An optimal supply of iodine is incredibly important to our health. If you know which foods are rich in iodine, you can get a good supply naturally through a vegan diet and find your ideal intake amount.
How Does Iodine Function in the Body?
Iodine is a trace element that’s important for every cell in the body. Since our body isn’t able to produce iodine itself, we have to take it with our food. In addition to its importance for the thyroid gland, this trace element has quite a few tasks.
Thyroid gland and energy metabolism
Iodine performs most of its tasks in connection with the thyroid gland. Here, iodine is needed for the production of the thyroid hormones thyroxine (T4) and triiodothyronine (T3). With these iodine-containing hormones, the small, butterfly-shaped gland controls a variety of bodily functions like energy metabolism, heartbeat, and blood pressure.
Nerves, brain, and cells
Iodine is also an essential aspect of brain function and a healthy nervous system. It’s involved in any growth processes like bone formation and every single cell division. That’s why getting enough iodine is especially important during pregnancy. Studies show that an iodine deficiency can lead to miscarriages and malformations, (1) and can have a negative influence on the child’s intelligence (2).
In addition to its special organ-specific functions, iodine also has antiviral, antimicrobial, and antifungal effects, which is why, centuries ago, it was used as a disinfectant. Iodine also has an immunological effect inside the body, which means people who suffer from chronic infections could be deficient in iodine.
The best known antioxidants are vitamin C, selenium, and glutathione. Less well known is the function of iodine as a free radical scavenger. As an antioxidant, iodine performs an important role in cell metabolism and protects cells from being destroyed by free radicals.
Protection against radioactive contamination
Iodine also protects the thyroid gland from radioactive exposure. In the case of a disaster, the government may prescribe the intake of iodine to prevent the thyroid gland from being infiltrated by radioactive iodine.
Detoxification of halogens and heavy metals
In the absence of iodine, i.e. in the case of an iodine deficiency, toxic halogens like bromine and fluorides, as well as heavy metals, can come in and take the iodine’s “place” in the body, like in the thyroid gland, for example. These halogens compete with iodine, so to speak, for resorption and being able to bind to receptors.
Conversely, iodine can displace them again. If you take iodine when poisoned, this causes an increased excretion of halogens or heavy metals. This explains why iodine ingestion can cause violent detoxification reactions like nausea, skin rashes, or a raised pulse. This type of reaction is often interpreted as iodine intolerance.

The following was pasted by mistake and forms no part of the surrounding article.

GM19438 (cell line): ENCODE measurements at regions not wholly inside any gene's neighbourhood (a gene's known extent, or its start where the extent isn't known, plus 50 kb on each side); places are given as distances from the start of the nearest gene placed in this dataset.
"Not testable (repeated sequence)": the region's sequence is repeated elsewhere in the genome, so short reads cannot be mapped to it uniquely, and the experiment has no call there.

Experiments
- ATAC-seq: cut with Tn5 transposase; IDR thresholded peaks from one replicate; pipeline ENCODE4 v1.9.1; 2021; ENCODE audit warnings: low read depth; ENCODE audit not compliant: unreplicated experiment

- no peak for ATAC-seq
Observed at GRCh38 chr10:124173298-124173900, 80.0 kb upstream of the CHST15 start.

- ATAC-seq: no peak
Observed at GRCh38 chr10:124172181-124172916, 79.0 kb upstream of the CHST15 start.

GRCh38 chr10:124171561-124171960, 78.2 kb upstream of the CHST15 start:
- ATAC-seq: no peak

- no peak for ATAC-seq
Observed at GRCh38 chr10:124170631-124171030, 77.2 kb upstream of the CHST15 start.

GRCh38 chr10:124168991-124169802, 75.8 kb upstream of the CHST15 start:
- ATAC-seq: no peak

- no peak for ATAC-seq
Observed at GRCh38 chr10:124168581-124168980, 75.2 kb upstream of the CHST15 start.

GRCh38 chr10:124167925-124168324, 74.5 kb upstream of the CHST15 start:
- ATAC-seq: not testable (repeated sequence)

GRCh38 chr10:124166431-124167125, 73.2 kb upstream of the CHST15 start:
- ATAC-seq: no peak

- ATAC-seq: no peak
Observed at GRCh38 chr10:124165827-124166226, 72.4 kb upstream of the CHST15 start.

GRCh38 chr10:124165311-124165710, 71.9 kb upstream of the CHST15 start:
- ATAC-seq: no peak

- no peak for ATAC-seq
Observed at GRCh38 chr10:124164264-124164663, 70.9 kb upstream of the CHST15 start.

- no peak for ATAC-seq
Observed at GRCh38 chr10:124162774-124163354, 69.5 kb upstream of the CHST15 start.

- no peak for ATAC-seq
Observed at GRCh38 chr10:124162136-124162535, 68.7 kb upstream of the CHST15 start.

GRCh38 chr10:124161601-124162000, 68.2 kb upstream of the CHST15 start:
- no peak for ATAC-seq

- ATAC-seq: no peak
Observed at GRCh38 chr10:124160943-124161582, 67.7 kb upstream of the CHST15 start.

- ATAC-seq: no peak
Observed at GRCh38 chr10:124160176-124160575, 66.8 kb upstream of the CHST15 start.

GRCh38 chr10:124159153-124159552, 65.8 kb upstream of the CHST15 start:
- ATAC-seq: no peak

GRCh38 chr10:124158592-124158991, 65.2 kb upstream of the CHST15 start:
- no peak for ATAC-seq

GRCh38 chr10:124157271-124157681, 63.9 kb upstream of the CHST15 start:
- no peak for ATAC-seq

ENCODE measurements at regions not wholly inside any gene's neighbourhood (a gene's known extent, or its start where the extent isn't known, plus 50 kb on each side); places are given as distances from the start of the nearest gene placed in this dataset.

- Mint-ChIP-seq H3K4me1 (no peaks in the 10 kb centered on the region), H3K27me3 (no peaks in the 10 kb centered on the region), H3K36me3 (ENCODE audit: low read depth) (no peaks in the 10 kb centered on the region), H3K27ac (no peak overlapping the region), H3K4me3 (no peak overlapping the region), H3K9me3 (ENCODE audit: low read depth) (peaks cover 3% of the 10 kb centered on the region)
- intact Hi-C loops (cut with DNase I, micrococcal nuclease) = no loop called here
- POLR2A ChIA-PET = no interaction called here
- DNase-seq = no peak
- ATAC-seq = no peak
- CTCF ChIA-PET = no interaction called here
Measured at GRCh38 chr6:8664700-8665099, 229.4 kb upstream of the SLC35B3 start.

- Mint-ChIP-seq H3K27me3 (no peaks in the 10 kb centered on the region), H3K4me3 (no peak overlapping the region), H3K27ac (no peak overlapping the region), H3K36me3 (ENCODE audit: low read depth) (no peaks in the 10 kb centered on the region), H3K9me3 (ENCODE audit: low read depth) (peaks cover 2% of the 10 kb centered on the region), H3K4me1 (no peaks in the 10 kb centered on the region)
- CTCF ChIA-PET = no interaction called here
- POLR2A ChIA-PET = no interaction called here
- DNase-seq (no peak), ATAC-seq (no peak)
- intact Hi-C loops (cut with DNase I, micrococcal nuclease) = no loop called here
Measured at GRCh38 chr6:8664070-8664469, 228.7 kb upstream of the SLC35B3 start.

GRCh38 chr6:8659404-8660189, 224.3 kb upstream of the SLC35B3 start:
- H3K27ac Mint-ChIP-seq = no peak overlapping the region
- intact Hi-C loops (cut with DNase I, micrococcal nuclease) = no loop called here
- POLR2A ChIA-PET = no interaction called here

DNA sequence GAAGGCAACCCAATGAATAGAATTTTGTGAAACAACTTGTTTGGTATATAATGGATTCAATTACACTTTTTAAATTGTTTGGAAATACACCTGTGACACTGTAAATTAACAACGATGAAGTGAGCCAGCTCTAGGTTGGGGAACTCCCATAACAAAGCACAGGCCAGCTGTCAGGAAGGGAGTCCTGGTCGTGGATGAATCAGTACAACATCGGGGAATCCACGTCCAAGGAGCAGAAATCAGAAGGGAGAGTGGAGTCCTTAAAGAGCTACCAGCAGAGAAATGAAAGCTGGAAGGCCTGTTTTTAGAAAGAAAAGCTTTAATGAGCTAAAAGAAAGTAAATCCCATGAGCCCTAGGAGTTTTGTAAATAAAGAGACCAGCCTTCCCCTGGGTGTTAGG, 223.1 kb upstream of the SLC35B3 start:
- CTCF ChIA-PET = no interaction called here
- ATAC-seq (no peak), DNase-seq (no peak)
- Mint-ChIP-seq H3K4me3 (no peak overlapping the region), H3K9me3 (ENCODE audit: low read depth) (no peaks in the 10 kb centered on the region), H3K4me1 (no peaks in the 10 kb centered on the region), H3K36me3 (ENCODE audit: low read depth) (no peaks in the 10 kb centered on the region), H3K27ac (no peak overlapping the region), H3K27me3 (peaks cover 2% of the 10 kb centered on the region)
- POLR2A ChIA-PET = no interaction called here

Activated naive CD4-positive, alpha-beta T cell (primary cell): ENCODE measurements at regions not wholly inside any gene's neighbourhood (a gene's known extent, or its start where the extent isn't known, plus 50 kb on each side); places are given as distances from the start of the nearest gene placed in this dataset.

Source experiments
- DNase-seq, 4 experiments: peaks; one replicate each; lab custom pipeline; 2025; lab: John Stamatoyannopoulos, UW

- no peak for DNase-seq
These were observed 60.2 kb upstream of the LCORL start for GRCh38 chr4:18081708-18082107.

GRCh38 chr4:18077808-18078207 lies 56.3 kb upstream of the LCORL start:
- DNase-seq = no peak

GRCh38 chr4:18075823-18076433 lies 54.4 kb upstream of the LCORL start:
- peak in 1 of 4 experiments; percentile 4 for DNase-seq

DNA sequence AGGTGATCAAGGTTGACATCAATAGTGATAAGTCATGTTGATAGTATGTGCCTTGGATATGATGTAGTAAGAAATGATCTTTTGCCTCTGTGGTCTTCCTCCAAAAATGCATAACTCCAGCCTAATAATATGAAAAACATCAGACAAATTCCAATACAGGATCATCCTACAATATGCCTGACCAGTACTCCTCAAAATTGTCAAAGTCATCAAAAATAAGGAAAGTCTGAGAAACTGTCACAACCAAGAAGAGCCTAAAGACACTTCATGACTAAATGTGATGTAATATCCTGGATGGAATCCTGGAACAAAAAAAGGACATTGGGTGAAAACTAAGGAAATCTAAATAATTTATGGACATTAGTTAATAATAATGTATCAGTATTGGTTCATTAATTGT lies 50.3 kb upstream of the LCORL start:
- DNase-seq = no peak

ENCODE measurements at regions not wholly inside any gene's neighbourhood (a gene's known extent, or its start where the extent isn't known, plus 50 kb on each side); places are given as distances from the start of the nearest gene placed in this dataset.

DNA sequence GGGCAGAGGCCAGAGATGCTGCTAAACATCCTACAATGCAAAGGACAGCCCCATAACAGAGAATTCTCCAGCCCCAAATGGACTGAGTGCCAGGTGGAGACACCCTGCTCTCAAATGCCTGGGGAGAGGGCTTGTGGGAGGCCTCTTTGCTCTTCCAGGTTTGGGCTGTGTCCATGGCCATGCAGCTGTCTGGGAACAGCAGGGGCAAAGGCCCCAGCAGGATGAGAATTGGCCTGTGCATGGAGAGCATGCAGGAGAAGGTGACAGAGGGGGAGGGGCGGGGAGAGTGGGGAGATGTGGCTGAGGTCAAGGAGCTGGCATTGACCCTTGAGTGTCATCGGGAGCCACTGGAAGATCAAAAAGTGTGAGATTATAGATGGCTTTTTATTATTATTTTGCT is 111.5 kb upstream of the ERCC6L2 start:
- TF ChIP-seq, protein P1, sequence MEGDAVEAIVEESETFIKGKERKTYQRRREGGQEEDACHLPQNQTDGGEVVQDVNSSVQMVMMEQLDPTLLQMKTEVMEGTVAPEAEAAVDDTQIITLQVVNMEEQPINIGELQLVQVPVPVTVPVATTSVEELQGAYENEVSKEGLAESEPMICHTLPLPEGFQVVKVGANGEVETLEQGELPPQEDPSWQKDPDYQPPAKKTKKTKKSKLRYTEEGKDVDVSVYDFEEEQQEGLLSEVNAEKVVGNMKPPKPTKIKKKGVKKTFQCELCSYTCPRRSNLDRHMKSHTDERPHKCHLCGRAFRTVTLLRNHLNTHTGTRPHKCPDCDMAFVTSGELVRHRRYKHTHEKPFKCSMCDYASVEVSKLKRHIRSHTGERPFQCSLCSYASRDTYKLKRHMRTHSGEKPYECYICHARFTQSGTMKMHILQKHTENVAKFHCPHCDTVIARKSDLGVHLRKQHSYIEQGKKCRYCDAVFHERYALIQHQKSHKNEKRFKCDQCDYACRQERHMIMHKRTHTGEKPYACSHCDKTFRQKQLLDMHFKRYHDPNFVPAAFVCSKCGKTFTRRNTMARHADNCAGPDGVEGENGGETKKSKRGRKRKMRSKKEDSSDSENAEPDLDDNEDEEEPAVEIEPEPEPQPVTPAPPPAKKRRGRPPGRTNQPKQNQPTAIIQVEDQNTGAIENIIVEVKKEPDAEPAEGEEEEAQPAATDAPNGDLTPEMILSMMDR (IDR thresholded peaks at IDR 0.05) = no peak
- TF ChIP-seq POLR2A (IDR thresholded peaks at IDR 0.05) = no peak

In order for iodine to fulfill its numerous tasks in the body, it requires some cofactors:
- Fatty acids (omega-3 and omega-6 fatty acids in the correct ratio of at least 5 : 1)
- Vitamins A, C, and D
How Much Iodine Do We Need?
The Institute of Medicine has set the Recommended Dietary Allowance (RDA) for iodine intake in adult men and women 19+ years at 150 μg per day, and 220 and 290 mcg daily for pregnant and lactating women, respectively.
These amounts are intended specifically to cover the needs of the thyroid gland. The requirements of the other organs and glands like the liver, mammary glands, and ovaries are not taken into account here.
What’s interesting is that people in Japan consume more than 12 milligrams (12,000 μg) of iodine per day, or in other words, 60 times as much as the recommended amount, by consuming fish and seaweed. That being said, Japan is one of the countries with the lowest breast cancer rate.
What Happens in the Case of an Iodine Deficiency?
With a proper amount, the thyroid gland stores about 10 milligrams of iodine and can thus cover the body’s need for about 3 to 6 months. Small amounts of iodine are also stored in other organs, like the liver, so the body is able to compensate for a short-term iodine deficiency as long as it’s been previously well supplied.
Disturbed hormone production by the thyroid gland
If we’re exposed to an iodine deficiency over a longer period of time, this can lead to health problems, especially once the body’s own reserves have been used up: the thyroid gland is no longer able to produce the thyroid hormones T3 and T4 in the necessary amounts.
In the long run, iodine deficiency can lead to enlargement of the thyroid gland, hypothyroidism, or Hashimoto’s thyroiditis. The thyroid gland regulates quite a few bodily systems, like energy metabolism, intestinal activity, mental state, and blood pressure. This means that thyroid malfunction can be shown by multiple symptoms.
If pregnant and breastfeeding women do not get enough iodine in their diets, the iodine deficiency can lead to miscarriages, malformations, bone maturation, and growth disorders (in the brain, for example).
One in three with abnormal thyroid findings
In 2002, the world’s largest ultrasound examination (Papillon study) was carried out in Germany on a total of 96,278 people between the ages of 18 and 65 who were considered to be healthy. This showed that one in three of those examined had abnormal thyroid findings in the ultrasound. Surveys of participants revealed that 96% of men and 97% of women were below the recommended iodine intake without using iodized table salt (5).
Other possible consequences of iodine deficiency
- Susceptibility to infections
- It’s argued that iodine deficiency is involved in the development of certain breast cancers.
- Iodine deficiency promotes the accumulation of other elements of the halogen family like chlorides, bromides, and fluorides, as well as heavy metals like mercury.
Check iodine status
Anyone who wants to check their individual iodine status can do this with a 24-hour iodine excretion test. This measures the excretion of iodine in the urine over the course of an entire day. Concentrations between 100-199 µg iodine/liter mean that the person’s iodine intake is ideal (WHO 2013).